gp2 (default)   kubernetes.io/aws-ebs    Delete                     WaitForFirstConsumer     false                                           16m 

As you can see, the default storage class(gp2), which comes with AWS, has volumeBindingMode set to WaitForFirstConsumer.

  1. You can create your storage class by using the below yaml definition and set volumeBindingMode: WaitForFirstConsumer.
$ cat sc.yaml apiVersion: storage.k8s.io/v1 kind: StorageClass metadata: name: standard provisioner: kubernetes.io/aws-ebs parameters: type: gp2 volumeBindingMode: WaitForFirstConsumer
  1. Create the storage class using the command below:

$ kubectl create -f sc.yaml
storageclass.storage.k8s.io/standard created

  1. To verify the newly created storage class, use the following command:

$ kubectl get sc
NAME              PROVISIONER                 RECLAIMPOLICY      VOLUMEBINDINGMODE   ALLOWVOLUMEEXPANSION AGE
gp2 (default)   kubernetes.io/aws-ebs    Delete WaitForFirst  Consumer                          false                                         15m

  1. To use the StorageClass we just created, we will create a StatefulSet using that storage class. For this we will need to define volumeClaimTemplates and the storageClassName.

Note: In the below example, we are first creating the headless service. Headless service is helpful in cases when you don't need an IP or load-balancing. This is useful in a StatefulSet where you need to provide the network identity to your pod.

apiVersion: v1 kind: Service metadata: name: nginx-headless labels:    run: my-nginx spec: ports: - port: 80    name: web clusterIP: None selector:    run: my-nginx --- apiVersion: apps/v1 kind: StatefulSet metadata: name: nginx-sts spec: serviceName: "nginx-headless" replicas: 2 selector:    matchLabels:      run: my-nginx template:    metadata:      labels:        run: my-nginx           containers:      - name: nginx        image: nginx        volumeMounts:        - name: www          mountPath: /var/www/ volumeClaimTemplates: - metadata:    name: www   spec:    storageClassName: standard    accessModes:     - ReadWriteOnce    resources:      requests:       storage: 100Mi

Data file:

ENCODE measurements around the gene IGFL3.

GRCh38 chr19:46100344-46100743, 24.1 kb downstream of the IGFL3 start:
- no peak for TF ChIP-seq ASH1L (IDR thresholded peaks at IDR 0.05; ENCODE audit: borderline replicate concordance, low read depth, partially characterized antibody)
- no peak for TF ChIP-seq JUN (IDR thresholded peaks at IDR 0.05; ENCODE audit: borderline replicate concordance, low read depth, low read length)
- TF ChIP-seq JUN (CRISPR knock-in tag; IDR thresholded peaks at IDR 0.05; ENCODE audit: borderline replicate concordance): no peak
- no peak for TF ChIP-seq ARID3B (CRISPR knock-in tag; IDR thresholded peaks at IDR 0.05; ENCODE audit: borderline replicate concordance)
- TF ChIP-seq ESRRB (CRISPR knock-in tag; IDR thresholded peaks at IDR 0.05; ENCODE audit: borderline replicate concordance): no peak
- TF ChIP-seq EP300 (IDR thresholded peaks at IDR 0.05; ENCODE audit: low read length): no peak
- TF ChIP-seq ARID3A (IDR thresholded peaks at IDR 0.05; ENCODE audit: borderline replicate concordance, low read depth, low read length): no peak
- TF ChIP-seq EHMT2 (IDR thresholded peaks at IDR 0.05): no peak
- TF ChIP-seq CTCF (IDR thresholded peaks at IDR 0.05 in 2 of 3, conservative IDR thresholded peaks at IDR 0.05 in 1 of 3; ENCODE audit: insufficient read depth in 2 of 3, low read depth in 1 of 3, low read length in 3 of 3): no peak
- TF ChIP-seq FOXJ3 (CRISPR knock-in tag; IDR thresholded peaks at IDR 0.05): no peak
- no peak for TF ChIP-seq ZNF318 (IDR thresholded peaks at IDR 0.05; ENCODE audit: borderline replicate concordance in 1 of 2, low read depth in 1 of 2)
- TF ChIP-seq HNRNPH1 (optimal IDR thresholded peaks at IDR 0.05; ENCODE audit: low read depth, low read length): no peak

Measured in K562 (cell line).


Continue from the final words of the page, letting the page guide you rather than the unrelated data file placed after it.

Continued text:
1. Now, if you try to get the VolumeIDs, you will see the volumes are provisioned in different availability zones.

$ kubectl describe pv |grep VolumeID
      VolumeID: aws://us-east-1f/vol-0fca6b7845155b415
      VolumeID: aws://us-east-1a/vol-0f9dacfb7d7180968 

  1. You can also add other pod scheduling constraints that aren’t directly related to topology, such as pod affinity and anti-affinity, taints and tolerations, resource requirements, and node selector:
  spec:      affinity:        nodeAffinity:          requiredDuringSchedulingIgnoredDuringExecution:            nodeSelectorTerms:            - matchExpressions:              - topologyKey: failure-domain.beta.kubernetes.io/zone                operator: In                values:                - us-east-1d                - us-east-1f

For example, in this case we are adding the constraint that the pod can only be created in availability zones us-east-1d and us-east-1f.

  1. To get the topologyKey (failure-domain.beta.kubernetes.io/zone) you can use the following command (you’ll also see that AWS automatically has added labels to your workers nodes):

$ kubectl get nodes --show-labels
NAME                                            STATUS        ROLES       AGE       VERSION                       LABELS
ip-192-168-19-67.ec2.internal        Ready          <none>      46m        v1.21.5-eks-bc4871b      alpha.eksctl.io/cluster-name=dev,alpha.eksctl.io/nodegroup-name=standard-workers,beta.kubernetes.io/arch=amd64,beta.kubernetes.io/instance-type=t3.micro,beta.kubernetes.io/os=linux,eks.amazonaws.com/capacityType=ON_DEMAND,eks.amazonaws.com/nodegroup-image=ami-00836a7940260f6dd,eks.amazonaws.com/nodegroup=standard-workers,eks.amazonaws.com/sourceLaunchTemplateId=lt-080ecc2d75fd5e564,eks.amazonaws.com/sourceLaunchTemplateVersion=1,failure-domain.beta.kubernetes.io/region=us-east-1,failure-domain.beta.kubernetes.io/zone=us-east-1d,kubernetes.io/arch=amd64,kubernetes.io/hostname=ip-192-168-19-67.ec2.internal,kubernetes.io/os=linux,node.kubernetes.io/instance-type=t3.micro,topology.kubernetes.io/region=us-east-1,topology.kubernetes.io/zone=us-east-1d